Service Sridhar rushes to the side of the abandoned, alive or dead. Sridhar-Chaama
Reading the third volume of ‘Deivathin Kural,’ S. Sridhar (9840744400) was moved by Paramacharya’s appeal to people to provide a decent burial for unclaimed bodies. “Don’t dump them in burial grounds like garbage. Arrange funerals with basic rituals. Set aside caste, religion, etc.,” he exhorts in the chapter. Sridhar decided on making it his mission and joined hands with Vishranthi, run by Savitri Vaithi. He worked with them for 15 years before starting his own unit, Anatha Pretha Kaingarya Trust, with the blessings of Mahaperiyava. That was in 1985.
The organisations that have tied up with the Trust include Vishranthi, Sai Charan, Aanandam and Kakkum Karangal. Nimmadhi and Premalaya, homes for war widows and the mentally challenged respectively, also approach the Trust.
Unclaimed dead bodies are buried after obtaining police clearance. In the case of orphanages, last rites are performed depending upon the religion of the dead. Sridhar himself lights the funeral pyre, chanting Ram’s name, singing `Raghupathi Ragava Raja Ram’ and remembering Mahaswamigal.
About Rs 1,500 is spent on each cremation and he manages the expenses from the Trust’s funds and personal money. The ash is dissolved in the sea. Some relatives of the departed turn up after the cremation. Sridhar revisits the cremation ground along with the relatives and helps them perform the rites to their satisfaction. He and his wife perform the rites in memory of the dead when they go to places such as Varanasi and Rameswaram. It is worth mentioning that the elderly, living in old age homes, volunteer to donate their eyes after their death.
Sridhar’s ancestors belonged to Nallamoor, about 10 km from Tindivanam. His grandfather was close to Subramania Sastrigal, poorvasrama father of Mahaswamigal. He started an elementary school on the advice of Sastrigal for the village children. Doing social service thus runs in the family. Sridhar’s sons and wife take over the responsibility when he is not around or busy otherwise.
Has he ever regretted? “Certainly not. But I feel a pang when estranged relatives refuse to visit the dying or the dead. With the support of the entire family, I am lucky to be doing this service. Nobody is turned away and no call is ignored.”
It would be appropriate to mention some others, who are engaged in the same mission. Neila, aged 50, has been burying unclaimed bodies from government hospitals for about eight years now, with assistance from her two children. She gets no support from her husband. She even organises programmes on suicide prevention.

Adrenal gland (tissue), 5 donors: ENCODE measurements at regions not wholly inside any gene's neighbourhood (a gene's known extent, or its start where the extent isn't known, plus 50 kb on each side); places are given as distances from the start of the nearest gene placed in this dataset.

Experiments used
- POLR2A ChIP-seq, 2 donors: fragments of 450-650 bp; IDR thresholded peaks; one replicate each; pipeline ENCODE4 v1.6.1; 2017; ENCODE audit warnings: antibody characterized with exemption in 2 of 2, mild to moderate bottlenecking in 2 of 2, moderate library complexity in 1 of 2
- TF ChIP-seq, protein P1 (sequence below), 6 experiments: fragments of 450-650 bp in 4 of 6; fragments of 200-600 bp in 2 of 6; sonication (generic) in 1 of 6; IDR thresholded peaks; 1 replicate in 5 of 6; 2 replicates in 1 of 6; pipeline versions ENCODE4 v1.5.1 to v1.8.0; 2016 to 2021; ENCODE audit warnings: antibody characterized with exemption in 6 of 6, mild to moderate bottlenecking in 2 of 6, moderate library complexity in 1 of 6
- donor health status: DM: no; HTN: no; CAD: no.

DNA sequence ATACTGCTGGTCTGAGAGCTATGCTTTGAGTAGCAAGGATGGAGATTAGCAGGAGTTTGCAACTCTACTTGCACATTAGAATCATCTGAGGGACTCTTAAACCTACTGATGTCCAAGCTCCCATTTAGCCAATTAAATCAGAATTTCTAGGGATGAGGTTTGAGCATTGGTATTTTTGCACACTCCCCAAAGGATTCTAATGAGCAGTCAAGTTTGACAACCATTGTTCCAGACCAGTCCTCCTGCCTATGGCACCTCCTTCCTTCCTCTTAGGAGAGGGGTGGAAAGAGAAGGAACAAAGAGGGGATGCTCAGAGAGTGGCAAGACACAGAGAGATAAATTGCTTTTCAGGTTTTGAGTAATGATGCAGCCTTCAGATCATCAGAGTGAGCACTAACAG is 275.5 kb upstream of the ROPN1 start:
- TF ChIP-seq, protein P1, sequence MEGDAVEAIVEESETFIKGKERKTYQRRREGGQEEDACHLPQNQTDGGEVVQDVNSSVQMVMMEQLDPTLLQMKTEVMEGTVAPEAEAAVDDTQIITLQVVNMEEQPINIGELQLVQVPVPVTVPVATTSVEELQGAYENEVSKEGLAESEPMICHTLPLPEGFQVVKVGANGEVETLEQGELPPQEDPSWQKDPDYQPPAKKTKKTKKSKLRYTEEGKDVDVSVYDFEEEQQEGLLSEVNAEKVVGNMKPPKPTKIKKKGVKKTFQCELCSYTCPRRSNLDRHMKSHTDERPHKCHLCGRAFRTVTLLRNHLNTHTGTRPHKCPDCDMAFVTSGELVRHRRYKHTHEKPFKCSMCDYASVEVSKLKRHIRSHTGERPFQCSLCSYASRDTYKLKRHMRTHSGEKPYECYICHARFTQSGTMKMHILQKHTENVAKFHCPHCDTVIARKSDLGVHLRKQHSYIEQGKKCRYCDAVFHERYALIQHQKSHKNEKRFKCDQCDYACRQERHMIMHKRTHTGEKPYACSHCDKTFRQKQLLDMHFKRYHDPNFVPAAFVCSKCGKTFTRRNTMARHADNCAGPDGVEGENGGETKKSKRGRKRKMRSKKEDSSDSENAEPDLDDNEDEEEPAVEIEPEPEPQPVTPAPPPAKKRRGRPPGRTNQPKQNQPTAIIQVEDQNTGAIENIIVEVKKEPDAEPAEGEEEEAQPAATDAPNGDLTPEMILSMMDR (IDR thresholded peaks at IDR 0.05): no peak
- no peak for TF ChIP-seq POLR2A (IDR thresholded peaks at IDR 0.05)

Trivikrama Mahadeva, Bangalore, has been doing this for more than four decades now. The Government of Karnataka feted him and the state financial corporation helped him with a van. A flower vendor in Coimbatore, Shanta Kumar, is reportedly doing the same thing – giving a decent funeral to the unclaimed bodies that he picks up from government mortuaries. The efforts of Umar Ali and his friends at Udamalpet, have been appreciated by Dr. Abdul Kalam.
The Chennai-based advocate Venkatasubramaniam’s Jeevatma Kainkaryam Trust, in the name of Mahaswamigal’s poorvashrama mother, is also well known. As regards last rites, Ragavan, a retired Chennai Telephones employee, is offering his Chromepet Gayathri Trust’s services free or at a subsidised rate depending upon the need.
Sridhar has a dream. “I work with Sri Matha Trust in attending to poor cancer patients. The Trust is doing wonderful work but under the present circumstances, it has to send back the terminally ill to their homes. If the Government of Tamil Nadu can allot an acre of land in Tambaram or somewhere close-by, they can be given shelter. The Sri Matha Trust management has already written to the State Government in this regard. I hope there is a positive response.”
‘I feel a pang when estranged relatives refuse to visit the dead or dying.’